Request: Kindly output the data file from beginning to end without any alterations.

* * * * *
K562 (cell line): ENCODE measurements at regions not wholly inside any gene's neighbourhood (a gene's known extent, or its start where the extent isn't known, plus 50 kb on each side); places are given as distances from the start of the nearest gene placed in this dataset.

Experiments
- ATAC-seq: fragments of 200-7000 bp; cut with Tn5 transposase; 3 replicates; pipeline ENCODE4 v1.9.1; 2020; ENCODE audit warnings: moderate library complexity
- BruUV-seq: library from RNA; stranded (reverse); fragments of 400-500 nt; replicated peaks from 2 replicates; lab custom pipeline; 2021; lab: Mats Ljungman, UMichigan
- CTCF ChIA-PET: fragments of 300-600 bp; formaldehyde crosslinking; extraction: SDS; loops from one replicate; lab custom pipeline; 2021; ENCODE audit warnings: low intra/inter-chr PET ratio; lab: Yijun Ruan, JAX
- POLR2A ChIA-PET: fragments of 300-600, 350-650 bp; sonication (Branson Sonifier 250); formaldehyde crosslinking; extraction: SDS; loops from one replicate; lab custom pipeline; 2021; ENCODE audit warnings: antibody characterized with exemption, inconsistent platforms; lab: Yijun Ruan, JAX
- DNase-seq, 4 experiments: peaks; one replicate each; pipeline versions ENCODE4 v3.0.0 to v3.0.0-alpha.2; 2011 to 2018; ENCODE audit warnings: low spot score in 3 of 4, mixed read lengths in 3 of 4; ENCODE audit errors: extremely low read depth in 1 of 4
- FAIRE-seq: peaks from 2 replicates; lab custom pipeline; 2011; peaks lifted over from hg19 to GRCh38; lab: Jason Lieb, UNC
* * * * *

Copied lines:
K562 (cell line): ENCODE measurements at regions not wholly inside any gene's neighbourhood (a gene's known extent, or its start where the extent isn't known, plus 50 kb on each side); places are given as distances from the start of the nearest gene placed in this dataset.

Experiments
- ATAC-seq: fragments of 200-7000 bp; cut with Tn5 transposase; 3 replicates; pipeline ENCODE4 v1.9.1; 2020; ENCODE audit warnings: moderate library complexity
- BruUV-seq: library from RNA; stranded (reverse); fragments of 400-500 nt; replicated peaks from 2 replicates; lab custom pipeline; 2021; lab: Mats Ljungman, UMichigan
- CTCF ChIA-PET: fragments of 300-600 bp; formaldehyde crosslinking; extraction: SDS; loops from one replicate; lab custom pipeline; 2021; ENCODE audit warnings: low intra/inter-chr PET ratio; lab: Yijun Ruan, JAX
- POLR2A ChIA-PET: fragments of 300-600, 350-650 bp; sonication (Branson Sonifier 250); formaldehyde crosslinking; extraction: SDS; loops from one replicate; lab custom pipeline; 2021; ENCODE audit warnings: antibody characterized with exemption, inconsistent platforms; lab: Yijun Ruan, JAX
- DNase-seq, 4 experiments: peaks; one replicate each; pipeline versions ENCODE4 v3.0.0 to v3.0.0-alpha.2; 2011 to 2018; ENCODE audit warnings: low spot score in 3 of 4, mixed read lengths in 3 of 4; ENCODE audit errors: extremely low read depth in 1 of 4
- FAIRE-seq: peaks from 2 replicates; lab custom pipeline; 2011; peaks lifted over from hg19 to GRCh38; lab: Jason Lieb, UNC